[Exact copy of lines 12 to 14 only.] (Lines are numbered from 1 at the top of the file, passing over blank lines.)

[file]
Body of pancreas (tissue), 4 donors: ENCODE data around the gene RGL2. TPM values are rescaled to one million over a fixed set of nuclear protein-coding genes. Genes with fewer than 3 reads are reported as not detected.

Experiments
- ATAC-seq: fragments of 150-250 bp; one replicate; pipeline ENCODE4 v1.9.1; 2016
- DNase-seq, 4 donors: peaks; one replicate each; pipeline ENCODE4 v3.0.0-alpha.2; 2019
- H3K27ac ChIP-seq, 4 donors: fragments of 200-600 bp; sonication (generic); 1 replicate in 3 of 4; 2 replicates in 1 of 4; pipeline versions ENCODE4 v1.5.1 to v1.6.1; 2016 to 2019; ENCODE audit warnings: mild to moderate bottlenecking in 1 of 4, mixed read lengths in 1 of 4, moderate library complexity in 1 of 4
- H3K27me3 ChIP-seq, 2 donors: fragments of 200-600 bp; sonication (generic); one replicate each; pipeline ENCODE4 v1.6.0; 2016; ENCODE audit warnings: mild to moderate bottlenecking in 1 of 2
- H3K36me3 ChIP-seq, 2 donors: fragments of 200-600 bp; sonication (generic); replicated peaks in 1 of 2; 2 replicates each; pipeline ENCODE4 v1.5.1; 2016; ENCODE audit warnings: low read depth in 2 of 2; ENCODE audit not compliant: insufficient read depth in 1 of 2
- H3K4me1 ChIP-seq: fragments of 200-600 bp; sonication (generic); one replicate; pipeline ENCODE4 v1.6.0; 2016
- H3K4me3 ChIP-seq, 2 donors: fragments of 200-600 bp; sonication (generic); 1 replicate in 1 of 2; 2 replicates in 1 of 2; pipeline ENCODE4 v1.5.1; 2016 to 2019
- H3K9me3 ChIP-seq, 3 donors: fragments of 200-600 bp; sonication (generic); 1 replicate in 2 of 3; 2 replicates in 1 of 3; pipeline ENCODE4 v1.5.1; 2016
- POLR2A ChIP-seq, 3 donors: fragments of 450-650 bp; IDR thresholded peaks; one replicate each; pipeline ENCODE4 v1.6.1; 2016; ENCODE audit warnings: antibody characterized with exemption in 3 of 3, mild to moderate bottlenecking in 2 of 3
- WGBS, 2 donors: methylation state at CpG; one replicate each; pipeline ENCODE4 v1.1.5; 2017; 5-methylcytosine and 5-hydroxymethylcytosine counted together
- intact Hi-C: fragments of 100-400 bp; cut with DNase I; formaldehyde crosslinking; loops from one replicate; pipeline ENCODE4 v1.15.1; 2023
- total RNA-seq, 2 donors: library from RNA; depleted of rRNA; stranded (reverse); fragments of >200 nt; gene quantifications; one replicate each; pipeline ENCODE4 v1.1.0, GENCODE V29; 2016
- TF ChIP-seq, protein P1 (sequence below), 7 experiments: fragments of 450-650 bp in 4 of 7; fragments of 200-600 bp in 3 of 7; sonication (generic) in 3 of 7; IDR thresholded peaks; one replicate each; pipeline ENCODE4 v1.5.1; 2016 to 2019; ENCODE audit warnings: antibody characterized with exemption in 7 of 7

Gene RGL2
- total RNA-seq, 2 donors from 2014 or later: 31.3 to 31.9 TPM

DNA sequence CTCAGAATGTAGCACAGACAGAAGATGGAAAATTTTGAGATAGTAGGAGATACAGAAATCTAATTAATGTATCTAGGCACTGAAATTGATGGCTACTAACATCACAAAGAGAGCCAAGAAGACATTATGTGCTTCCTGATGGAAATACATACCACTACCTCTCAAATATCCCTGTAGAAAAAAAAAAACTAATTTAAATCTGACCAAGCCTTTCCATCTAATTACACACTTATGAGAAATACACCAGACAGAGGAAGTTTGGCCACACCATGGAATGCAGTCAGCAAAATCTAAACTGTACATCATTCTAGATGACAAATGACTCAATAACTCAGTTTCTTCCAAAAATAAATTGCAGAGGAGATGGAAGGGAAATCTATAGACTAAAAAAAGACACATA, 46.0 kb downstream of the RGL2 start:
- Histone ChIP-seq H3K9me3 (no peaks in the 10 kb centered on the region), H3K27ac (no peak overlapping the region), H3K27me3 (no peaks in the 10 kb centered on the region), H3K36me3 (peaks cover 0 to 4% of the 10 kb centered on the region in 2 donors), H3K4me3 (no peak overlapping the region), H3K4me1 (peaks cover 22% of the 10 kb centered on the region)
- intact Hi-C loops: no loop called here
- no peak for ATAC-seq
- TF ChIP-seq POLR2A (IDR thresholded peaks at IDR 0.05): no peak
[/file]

- WGBS, 2 donors: methylation state at CpG; one replicate each; pipeline ENCODE4 v1.1.5; 2017; 5-methylcytosine and 5-hydroxymethylcytosine counted together
- intact Hi-C: fragments of 100-400 bp; cut with DNase I; formaldehyde crosslinking; loops from one replicate; pipeline ENCODE4 v1.15.1; 2023
- total RNA-seq, 2 donors: library from RNA; depleted of rRNA; stranded (reverse); fragments of >200 nt; gene quantifications; one replicate each; pipeline ENCODE4 v1.1.0, GENCODE V29; 2016